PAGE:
Future of Evangelicalism
The Legacy of an Activist Career An Interview with Jim Wallis
There is a small mainline Protestant Left. Can it make the same mistakes? Of course it can. I have said just recently that all Washington cares about is access. They're just after access. For most people that's enough, to get access. To have your calls returned; to get invited to meetings; to be on conference calls. We should never be satisfied with access. We need to be satisfied only with results.
Thirty thousand kids are still dying every day. That hasn't changed. We still have kids dying in Afghanistan every day, for a needless, senseless, and immoral war. That hasn't changed. We're still growing more deeply into poverty in this country. So without change, without metrics, without outcomes, access is very seductive. Parties on both sides want to co-opt religious people to be their supporters. There needs to be a prophetic voice always on behalf of the poor, the innocent, and the victims.
That's our role. To be an independent prophetic voice on behalf of those who are always left out of politics. Politicians talk about the middle class; they never talk about the poor. Democrats don't talk about the poor; the White House doesn't talk about the poor. It's about the middle class; it's about voters. So our job is to talk about people who have been left behind. That's our job.
Have you had the opportunity, publicly and privately, to have that prophetic voice within this administration? In regards to Afghanistan . . .
Yes, if you've read what I've said: it's wrong. It's an immoral, ineffective, stupid war. I've said that publicly and privately. They're killing American kids. And I've said more recently, when you walk by the Vietnam Memorial Wall, you realize that most of those kids died after we knew the war wasn't winnable -- and we kept going anyway.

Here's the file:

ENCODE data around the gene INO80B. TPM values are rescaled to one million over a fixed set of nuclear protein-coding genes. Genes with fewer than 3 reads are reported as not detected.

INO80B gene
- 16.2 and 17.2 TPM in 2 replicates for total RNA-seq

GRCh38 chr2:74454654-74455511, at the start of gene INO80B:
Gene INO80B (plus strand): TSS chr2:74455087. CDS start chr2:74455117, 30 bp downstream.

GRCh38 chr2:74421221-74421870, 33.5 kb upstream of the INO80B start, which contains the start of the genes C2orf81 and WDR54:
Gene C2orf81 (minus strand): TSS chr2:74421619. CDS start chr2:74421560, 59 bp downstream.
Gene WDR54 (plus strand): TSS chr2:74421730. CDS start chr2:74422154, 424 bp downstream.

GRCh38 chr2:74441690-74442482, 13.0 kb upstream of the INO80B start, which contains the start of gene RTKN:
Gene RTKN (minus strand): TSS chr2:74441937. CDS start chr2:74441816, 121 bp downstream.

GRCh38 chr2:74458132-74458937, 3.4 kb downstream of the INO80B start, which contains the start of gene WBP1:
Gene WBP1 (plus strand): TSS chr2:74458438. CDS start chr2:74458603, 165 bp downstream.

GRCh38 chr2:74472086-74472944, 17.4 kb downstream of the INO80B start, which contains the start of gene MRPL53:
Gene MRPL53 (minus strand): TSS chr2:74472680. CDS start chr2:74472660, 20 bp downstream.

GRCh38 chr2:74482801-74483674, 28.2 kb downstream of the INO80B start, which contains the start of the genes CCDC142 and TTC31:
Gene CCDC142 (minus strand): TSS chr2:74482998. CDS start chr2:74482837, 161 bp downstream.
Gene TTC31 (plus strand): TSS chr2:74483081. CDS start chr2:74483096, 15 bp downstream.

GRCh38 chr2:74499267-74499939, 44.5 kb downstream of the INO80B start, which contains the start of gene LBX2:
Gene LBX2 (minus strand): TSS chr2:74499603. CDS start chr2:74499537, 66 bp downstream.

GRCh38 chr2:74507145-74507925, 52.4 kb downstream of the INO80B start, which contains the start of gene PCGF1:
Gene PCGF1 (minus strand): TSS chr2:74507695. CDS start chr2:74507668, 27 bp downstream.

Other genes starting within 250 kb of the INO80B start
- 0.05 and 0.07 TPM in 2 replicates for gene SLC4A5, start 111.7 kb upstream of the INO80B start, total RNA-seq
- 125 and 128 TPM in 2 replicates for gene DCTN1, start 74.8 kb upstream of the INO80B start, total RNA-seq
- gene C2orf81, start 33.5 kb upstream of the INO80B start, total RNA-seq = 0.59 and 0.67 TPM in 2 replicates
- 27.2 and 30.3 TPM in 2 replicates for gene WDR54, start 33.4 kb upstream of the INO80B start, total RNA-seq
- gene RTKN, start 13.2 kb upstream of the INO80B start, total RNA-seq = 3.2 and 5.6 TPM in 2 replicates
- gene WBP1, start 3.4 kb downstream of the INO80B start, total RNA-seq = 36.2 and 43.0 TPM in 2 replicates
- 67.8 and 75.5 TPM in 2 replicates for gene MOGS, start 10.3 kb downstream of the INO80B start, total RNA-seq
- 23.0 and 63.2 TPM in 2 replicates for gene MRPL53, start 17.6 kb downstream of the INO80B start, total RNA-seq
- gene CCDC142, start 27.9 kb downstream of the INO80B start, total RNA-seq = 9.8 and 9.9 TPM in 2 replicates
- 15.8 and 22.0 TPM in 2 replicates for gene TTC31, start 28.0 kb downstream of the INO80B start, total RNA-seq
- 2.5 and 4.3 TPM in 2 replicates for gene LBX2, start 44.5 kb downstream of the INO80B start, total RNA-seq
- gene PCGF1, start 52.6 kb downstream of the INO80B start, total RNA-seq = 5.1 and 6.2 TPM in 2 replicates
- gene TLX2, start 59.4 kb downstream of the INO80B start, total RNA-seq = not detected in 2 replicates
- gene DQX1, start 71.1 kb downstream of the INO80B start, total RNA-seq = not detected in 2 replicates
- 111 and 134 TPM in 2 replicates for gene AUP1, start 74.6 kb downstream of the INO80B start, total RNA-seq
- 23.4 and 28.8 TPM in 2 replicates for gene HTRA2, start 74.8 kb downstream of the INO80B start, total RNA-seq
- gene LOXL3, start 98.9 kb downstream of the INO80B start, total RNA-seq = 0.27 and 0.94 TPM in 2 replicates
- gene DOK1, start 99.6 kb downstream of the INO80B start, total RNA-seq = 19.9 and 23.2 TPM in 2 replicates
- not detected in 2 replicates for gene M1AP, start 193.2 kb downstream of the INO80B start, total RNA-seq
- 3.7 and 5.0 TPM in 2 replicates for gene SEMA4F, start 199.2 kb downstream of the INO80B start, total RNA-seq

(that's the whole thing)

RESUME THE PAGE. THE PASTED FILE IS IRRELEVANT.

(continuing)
Now, this war is not winnable. Everyone knows that. And someday we're going to quit. In the meantime, a lot of American kids and a lot of kids in Afghanistan are going to die. It's wrong. Both parties have sold out.
I want to give you an opportunity to respond to a criticism. There was recently an article by Marvin Olasky of World Magazine in which you were challenged, in spite of your professions of non-partisanship, to confess that you are a member of the Left. How do you respond to that?
I haven't read his article, but I debated Marvin recently at a Christian college. Marvin is a radical libertarian. That's a political philosophy I do not agree with. Marvin believes in the myth of the sinless market. The market is sinless and government is sinful. He has a bad theology.
I've been arrested twenty-two times by the government. I'm hardly an apologist for the government. You just heard me talk about Afghanistan. But to say the government has no role is silly and stupid. At one point in our debate, I said, "Marvin, six banks control 90 percent of the credit card business. They're cheating people. Why are you against the rules regulating them?" And he is against those rules.
He said, "Well, there's still 10 percent of the market that's not controlled by those banks."
I told him that's pathetic. Corporations are sinful. The myth of the sinless market is a theological mistake. Do we really want to trust them not to pollute our water and our air? Do we really want to let them give our children toxic toys full of lead? Look at the disaster in the gulf. What BP has done is sinful. I never hear anything from the Marvin Olaskys, from the libertarians, about the sins of corporations. They can only talk about the sins of government.
Timothy Dalrymple is the CEO and Chief Creative Officer of Polymath Innovations, a strategic storytelling agency that advances the good with visionary organizations and brands. He leads a unique team of communicators from around North America and across the creative spectrum, serving mission-driven businesses and nonprofits who need a partner to amplify their voice and good works.
Once a world-class gymnast whose career ended with a broken neck, Tim channeled his passions for faith and storytelling into his role as VP of Business Development for Patheos, helping to launch and grow the network into the world's largest religion website. He holds a Ph.D. in Religion from Harvard's Graduate School of Arts and Sciences. Tim blogs at Philosophical Fragments.